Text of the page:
No Solid Empirical Evidence for the SOLID (Serial Order Learning Impairment) Hypothesis of Dyslexia.

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27 Citations (Scopus)


This article reports on 2 studies that attempted to replicate the findings of a study by Szmalec, Loncke, Page, and Duyck (2011) on Hebb repetition learning in dyslexic individuals, from which these authors concluded that dyslexics suffer from a deficit in long-term learning of serial order information. In 2 experiments, 1 on adolescents (N = 59) and 1 on children (N = 57), no empirical evidence was obtained for impaired Hebb learning in dyslexics, whether the same data-analytical procedure as Szmalec et al. was used or whether some methodological improvements were applied (e.g., using a more sensitive index of Hebb learning, and equating groups on filler performance with state trace analysis). In an additional state trace analysis, aggregating data over participants, it was shown that performance on the repeated Hebb sequences was almost perfectly predictable from performance on the nonrepeated sequences (fillers). The implications of these findings are outlined for the current discussion on the mechanisms for encoding immediate serial recall and long-term sequence learning and for computational models attempting to simulate these mechanisms. (PsycINFO Database Record (c) 2014 APA, all rights reserved)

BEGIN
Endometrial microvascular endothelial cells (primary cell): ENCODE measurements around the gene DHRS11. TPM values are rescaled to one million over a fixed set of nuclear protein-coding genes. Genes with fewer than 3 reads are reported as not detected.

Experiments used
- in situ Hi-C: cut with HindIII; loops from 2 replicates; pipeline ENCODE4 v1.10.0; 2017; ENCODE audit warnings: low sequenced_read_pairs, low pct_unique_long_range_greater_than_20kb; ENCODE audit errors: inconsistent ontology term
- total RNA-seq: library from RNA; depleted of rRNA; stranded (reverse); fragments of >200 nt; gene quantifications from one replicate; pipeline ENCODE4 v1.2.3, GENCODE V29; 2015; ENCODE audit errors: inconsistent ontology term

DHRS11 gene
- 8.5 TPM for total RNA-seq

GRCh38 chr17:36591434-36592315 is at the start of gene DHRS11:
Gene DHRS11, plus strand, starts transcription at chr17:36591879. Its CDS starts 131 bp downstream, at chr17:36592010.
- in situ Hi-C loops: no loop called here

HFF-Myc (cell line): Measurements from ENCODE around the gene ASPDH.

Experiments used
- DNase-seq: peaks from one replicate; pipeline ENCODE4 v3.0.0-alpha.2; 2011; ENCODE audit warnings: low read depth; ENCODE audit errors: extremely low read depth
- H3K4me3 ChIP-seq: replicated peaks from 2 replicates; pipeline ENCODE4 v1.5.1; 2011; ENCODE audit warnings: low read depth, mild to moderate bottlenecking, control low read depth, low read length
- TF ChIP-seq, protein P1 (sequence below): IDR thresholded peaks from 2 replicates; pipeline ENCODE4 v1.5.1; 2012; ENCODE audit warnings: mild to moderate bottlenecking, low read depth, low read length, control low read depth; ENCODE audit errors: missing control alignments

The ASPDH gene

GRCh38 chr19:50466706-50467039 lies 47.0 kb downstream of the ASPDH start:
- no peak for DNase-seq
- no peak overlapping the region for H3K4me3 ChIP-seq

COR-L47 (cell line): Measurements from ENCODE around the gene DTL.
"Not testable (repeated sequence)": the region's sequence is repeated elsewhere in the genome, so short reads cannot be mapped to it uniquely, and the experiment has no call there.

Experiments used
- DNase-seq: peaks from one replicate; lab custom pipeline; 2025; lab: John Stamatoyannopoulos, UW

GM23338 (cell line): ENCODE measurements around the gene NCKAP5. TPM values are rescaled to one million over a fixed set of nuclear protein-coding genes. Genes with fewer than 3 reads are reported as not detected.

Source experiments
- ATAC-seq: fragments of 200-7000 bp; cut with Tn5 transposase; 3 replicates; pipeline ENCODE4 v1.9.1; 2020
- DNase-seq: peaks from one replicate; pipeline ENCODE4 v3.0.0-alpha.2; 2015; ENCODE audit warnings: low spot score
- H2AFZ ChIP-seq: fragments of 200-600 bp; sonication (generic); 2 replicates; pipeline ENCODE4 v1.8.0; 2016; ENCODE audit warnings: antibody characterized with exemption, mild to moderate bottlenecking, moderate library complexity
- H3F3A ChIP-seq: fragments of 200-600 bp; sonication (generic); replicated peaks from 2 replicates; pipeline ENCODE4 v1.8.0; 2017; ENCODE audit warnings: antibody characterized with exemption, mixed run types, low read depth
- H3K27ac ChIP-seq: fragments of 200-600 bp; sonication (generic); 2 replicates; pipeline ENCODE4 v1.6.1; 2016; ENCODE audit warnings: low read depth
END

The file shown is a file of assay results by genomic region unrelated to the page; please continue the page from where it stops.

Original languageEnglish
Pages (from-to)650-669
Number of pages20
JournalJournal of Experimental Psychology: Learning, Memory and Cognition
Issue number3
Early online date13 Oct 2014
Publication statusPublished - May 2015


  • Hebb Learning
  • serial order learning
  • dyslexia
  • reading development
  • memory


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